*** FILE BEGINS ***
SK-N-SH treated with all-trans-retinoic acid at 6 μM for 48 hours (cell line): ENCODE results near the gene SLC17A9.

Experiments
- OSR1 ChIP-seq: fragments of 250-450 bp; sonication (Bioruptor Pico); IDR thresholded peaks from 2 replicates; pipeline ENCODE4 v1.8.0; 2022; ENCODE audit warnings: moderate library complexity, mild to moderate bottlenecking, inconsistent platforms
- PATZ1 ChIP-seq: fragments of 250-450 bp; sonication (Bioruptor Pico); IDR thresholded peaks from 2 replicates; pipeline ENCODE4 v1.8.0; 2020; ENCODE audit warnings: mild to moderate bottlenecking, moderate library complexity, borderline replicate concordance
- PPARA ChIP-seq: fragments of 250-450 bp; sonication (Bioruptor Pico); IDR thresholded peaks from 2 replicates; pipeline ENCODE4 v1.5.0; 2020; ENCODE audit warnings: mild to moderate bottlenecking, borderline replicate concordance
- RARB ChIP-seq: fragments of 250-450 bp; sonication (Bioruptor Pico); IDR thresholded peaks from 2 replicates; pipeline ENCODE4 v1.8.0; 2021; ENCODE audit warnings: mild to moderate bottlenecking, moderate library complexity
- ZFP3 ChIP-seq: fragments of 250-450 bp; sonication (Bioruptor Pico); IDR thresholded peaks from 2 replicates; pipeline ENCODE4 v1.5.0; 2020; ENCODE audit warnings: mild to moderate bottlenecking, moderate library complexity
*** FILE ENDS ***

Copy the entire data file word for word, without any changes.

SK-N-SH treated with all-trans-retinoic acid at 6 μM for 48 hours (cell line): ENCODE results near the gene SLC17A9.

Experiments
- OSR1 ChIP-seq: fragments of 250-450 bp; sonication (Bioruptor Pico); IDR thresholded peaks from 2 replicates; pipeline ENCODE4 v1.8.0; 2022; ENCODE audit warnings: moderate library complexity, mild to moderate bottlenecking, inconsistent platforms
- PATZ1 ChIP-seq: fragments of 250-450 bp; sonication (Bioruptor Pico); IDR thresholded peaks from 2 replicates; pipeline ENCODE4 v1.8.0; 2020; ENCODE audit warnings: mild to moderate bottlenecking, moderate library complexity, borderline replicate concordance
- PPARA ChIP-seq: fragments of 250-450 bp; sonication (Bioruptor Pico); IDR thresholded peaks from 2 replicates; pipeline ENCODE4 v1.5.0; 2020; ENCODE audit warnings: mild to moderate bottlenecking, borderline replicate concordance
- RARB ChIP-seq: fragments of 250-450 bp; sonication (Bioruptor Pico); IDR thresholded peaks from 2 replicates; pipeline ENCODE4 v1.8.0; 2021; ENCODE audit warnings: mild to moderate bottlenecking, moderate library complexity
- ZFP3 ChIP-seq: fragments of 250-450 bp; sonication (Bioruptor Pico); IDR thresholded peaks from 2 replicates; pipeline ENCODE4 v1.5.0; 2020; ENCODE audit warnings: mild to moderate bottlenecking, moderate library complexity